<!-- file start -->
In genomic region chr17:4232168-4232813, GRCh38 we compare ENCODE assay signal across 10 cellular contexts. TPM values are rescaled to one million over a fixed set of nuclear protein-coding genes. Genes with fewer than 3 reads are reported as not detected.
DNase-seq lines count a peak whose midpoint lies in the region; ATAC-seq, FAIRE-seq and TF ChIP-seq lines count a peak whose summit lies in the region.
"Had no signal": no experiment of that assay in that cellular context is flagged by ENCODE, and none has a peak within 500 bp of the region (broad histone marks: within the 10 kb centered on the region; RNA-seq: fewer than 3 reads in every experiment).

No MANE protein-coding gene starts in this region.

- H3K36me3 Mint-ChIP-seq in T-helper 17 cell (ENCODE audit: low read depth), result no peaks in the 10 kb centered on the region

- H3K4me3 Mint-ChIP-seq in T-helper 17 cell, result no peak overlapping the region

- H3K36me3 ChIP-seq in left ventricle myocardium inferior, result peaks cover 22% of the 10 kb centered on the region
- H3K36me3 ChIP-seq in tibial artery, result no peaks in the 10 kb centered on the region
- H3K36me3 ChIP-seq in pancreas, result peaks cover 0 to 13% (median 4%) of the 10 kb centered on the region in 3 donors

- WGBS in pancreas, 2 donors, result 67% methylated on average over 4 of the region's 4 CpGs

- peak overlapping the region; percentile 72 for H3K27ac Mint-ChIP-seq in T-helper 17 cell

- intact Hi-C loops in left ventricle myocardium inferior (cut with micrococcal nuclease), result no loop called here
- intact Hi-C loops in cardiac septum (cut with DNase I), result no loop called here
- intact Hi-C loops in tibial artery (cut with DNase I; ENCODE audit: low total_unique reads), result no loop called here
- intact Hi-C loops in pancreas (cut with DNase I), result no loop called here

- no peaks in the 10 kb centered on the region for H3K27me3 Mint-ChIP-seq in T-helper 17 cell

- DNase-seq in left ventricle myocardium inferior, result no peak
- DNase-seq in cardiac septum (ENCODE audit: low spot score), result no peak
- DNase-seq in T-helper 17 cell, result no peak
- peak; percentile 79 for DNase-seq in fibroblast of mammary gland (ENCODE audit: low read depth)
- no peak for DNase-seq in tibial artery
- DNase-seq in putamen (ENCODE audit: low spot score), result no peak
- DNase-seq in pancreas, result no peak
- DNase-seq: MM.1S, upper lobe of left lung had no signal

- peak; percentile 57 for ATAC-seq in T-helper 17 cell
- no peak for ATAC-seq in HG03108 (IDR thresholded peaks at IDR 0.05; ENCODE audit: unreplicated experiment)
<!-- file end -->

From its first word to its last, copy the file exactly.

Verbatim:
In genomic region chr17:4232168-4232813, GRCh38 we compare ENCODE assay signal across 10 cellular contexts. TPM values are rescaled to one million over a fixed set of nuclear protein-coding genes. Genes with fewer than 3 reads are reported as not detected.
DNase-seq lines count a peak whose midpoint lies in the region; ATAC-seq, FAIRE-seq and TF ChIP-seq lines count a peak whose summit lies in the region.
"Had no signal": no experiment of that assay in that cellular context is flagged by ENCODE, and none has a peak within 500 bp of the region (broad histone marks: within the 10 kb centered on the region; RNA-seq: fewer than 3 reads in every experiment).

No MANE protein-coding gene starts in this region.

- H3K36me3 Mint-ChIP-seq in T-helper 17 cell (ENCODE audit: low read depth), result no peaks in the 10 kb centered on the region

- H3K4me3 Mint-ChIP-seq in T-helper 17 cell, result no peak overlapping the region

- H3K36me3 ChIP-seq in left ventricle myocardium inferior, result peaks cover 22% of the 10 kb centered on the region
- H3K36me3 ChIP-seq in tibial artery, result no peaks in the 10 kb centered on the region
- H3K36me3 ChIP-seq in pancreas, result peaks cover 0 to 13% (median 4%) of the 10 kb centered on the region in 3 donors

- WGBS in pancreas, 2 donors, result 67% methylated on average over 4 of the region's 4 CpGs

- peak overlapping the region; percentile 72 for H3K27ac Mint-ChIP-seq in T-helper 17 cell

- intact Hi-C loops in left ventricle myocardium inferior (cut with micrococcal nuclease), result no loop called here
- intact Hi-C loops in cardiac septum (cut with DNase I), result no loop called here
- intact Hi-C loops in tibial artery (cut with DNase I; ENCODE audit: low total_unique reads), result no loop called here
- intact Hi-C loops in pancreas (cut with DNase I), result no loop called here

- no peaks in the 10 kb centered on the region for H3K27me3 Mint-ChIP-seq in T-helper 17 cell

- DNase-seq in left ventricle myocardium inferior, result no peak
- DNase-seq in cardiac septum (ENCODE audit: low spot score), result no peak
- DNase-seq in T-helper 17 cell, result no peak
- peak; percentile 79 for DNase-seq in fibroblast of mammary gland (ENCODE audit: low read depth)
- no peak for DNase-seq in tibial artery
- DNase-seq in putamen (ENCODE audit: low spot score), result no peak
- DNase-seq in pancreas, result no peak
- DNase-seq: MM.1S, upper lobe of left lung had no signal

- peak; percentile 57 for ATAC-seq in T-helper 17 cell
- no peak for ATAC-seq in HG03108 (IDR thresholded peaks at IDR 0.05; ENCODE audit: unreplicated experiment)